In addition the legislation specifies that the medical evacuation provisions apply only to the present cohort of detainees, not to any new arrivals. This clause eliminates Dr Kerryn Phelp’s Medevac Bill as an incentive to come to Australia. Furthermore Australia now has established a potent Border Force that should have no difficulty in continuing to turn back the boats.

In spite of this the government has fought the Bill at every turn, even to the point of trying to create a constitutional furphy. Yet the Bill has been passed, and is now law. Interestingly division vote results were given standing ovations from visitors in the gallery.

Why the opposition supported the legislation.

You might have thought that there was little need for changing the rules for the management of detainees, given that the Coalition since 2013 has stopped new boat arrivals, and successfully removed all but about one thousand, including all children; but has there been a price for this?

Although the government has been able to slowly but surely deal with the backlog of refugees in detention, and boasts that it has closed 19 detention centres, it is an almost impossible task to manage the expectations of those in indefinite detention, especially when they are battling crowded conditions and poor health.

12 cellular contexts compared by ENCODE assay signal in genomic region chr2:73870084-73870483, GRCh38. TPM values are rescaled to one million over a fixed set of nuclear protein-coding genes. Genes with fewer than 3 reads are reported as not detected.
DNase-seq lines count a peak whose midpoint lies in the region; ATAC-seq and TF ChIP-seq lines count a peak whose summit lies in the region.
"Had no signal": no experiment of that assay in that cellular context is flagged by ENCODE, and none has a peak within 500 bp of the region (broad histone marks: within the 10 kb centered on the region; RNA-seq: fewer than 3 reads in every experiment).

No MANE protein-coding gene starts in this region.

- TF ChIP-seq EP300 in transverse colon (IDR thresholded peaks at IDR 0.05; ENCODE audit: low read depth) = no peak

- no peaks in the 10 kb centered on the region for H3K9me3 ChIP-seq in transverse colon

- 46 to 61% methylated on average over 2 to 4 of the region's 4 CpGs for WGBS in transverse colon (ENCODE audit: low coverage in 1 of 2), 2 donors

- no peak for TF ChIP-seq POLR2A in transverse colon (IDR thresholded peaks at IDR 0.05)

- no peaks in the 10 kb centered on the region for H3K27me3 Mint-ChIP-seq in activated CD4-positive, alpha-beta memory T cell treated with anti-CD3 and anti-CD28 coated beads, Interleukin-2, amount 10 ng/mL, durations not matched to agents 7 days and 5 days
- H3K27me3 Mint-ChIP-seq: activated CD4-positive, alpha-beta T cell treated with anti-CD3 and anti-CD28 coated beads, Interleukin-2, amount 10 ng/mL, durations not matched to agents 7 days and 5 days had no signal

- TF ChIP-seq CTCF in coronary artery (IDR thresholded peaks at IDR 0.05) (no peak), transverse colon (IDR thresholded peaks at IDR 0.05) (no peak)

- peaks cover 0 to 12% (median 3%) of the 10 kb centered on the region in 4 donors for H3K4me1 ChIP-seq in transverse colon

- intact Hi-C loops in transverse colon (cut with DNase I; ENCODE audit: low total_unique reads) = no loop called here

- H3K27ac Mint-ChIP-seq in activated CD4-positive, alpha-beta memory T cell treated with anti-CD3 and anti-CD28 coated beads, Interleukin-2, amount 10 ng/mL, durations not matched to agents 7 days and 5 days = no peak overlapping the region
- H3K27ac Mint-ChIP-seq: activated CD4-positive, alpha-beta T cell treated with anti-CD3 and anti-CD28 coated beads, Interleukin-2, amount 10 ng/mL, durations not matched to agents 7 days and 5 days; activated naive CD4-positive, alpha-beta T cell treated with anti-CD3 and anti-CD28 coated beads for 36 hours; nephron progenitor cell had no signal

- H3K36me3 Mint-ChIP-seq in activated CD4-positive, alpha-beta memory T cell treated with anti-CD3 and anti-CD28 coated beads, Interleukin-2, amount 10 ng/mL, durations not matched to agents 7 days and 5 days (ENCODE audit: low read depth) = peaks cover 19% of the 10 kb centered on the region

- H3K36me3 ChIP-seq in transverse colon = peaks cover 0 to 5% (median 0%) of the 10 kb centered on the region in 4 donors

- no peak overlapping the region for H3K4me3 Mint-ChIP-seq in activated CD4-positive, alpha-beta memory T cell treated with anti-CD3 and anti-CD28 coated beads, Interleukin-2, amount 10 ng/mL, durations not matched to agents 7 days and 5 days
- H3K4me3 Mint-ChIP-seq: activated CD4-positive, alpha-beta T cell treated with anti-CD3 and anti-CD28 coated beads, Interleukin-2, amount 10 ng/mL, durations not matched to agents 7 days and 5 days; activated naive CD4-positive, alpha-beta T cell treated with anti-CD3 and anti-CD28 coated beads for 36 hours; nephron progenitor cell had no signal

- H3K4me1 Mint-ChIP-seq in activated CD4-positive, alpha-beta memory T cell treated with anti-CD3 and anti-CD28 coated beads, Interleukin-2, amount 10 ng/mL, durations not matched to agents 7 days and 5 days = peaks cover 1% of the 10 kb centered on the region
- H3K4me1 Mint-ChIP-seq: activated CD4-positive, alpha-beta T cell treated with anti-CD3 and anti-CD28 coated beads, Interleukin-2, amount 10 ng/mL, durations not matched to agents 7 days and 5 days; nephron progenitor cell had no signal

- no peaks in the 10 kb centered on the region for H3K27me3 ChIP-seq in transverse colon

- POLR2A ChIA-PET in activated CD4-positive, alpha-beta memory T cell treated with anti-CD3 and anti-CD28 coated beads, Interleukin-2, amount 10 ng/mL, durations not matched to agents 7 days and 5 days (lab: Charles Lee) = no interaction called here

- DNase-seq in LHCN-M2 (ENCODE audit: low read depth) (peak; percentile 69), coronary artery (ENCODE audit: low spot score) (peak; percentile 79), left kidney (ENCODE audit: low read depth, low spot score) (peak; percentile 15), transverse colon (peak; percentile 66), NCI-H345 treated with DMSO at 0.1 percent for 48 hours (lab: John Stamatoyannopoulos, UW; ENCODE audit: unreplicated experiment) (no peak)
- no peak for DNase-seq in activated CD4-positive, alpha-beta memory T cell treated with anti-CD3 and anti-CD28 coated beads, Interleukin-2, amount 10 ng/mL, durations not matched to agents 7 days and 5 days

The administration bureaucracy has come to be perceived as insensitive to the plight of valid refugees. It appears that they may have been vindictive to some by taking legal action to prevent them from going to Australia for medical care they did not think was needed. While there is a more than adequate doctor to population ratio, they do not have to my knowledge, a specialist psychiatric unit. 11 or 12 lost hope, and became so depressed, that they took their own lives.

There have also been delays in decision making with one detainee dying when he might have lived had he been evacuated earlier.

Disturbances and riots in the two detention centres have been regarded as insubordination to be punished, rather than symptomatic of genuine underlying mental and emotional anguish needing treatment.

What to do with asylum seekers is still an unresolved national problem

It was actually Kevin Rudd who in August 2013 declared that asylum seekers would never be able to settle in Australia, an announcement that caused international concern for the welfare of refugees at the time, but was adopted by the Abbott government after winning the ensuing election. It has been an important factor in altering the mind-set of refugees, and deterring people smugglers.

Although it may have been an effective deterrent, the difficulty of finding satisfactory alternative destinations has never been completely resolved in the five years of Coalition government, and the problem is likely to persist for further refugees, unless there is a change in the present policy vowing to never let them enter Australia.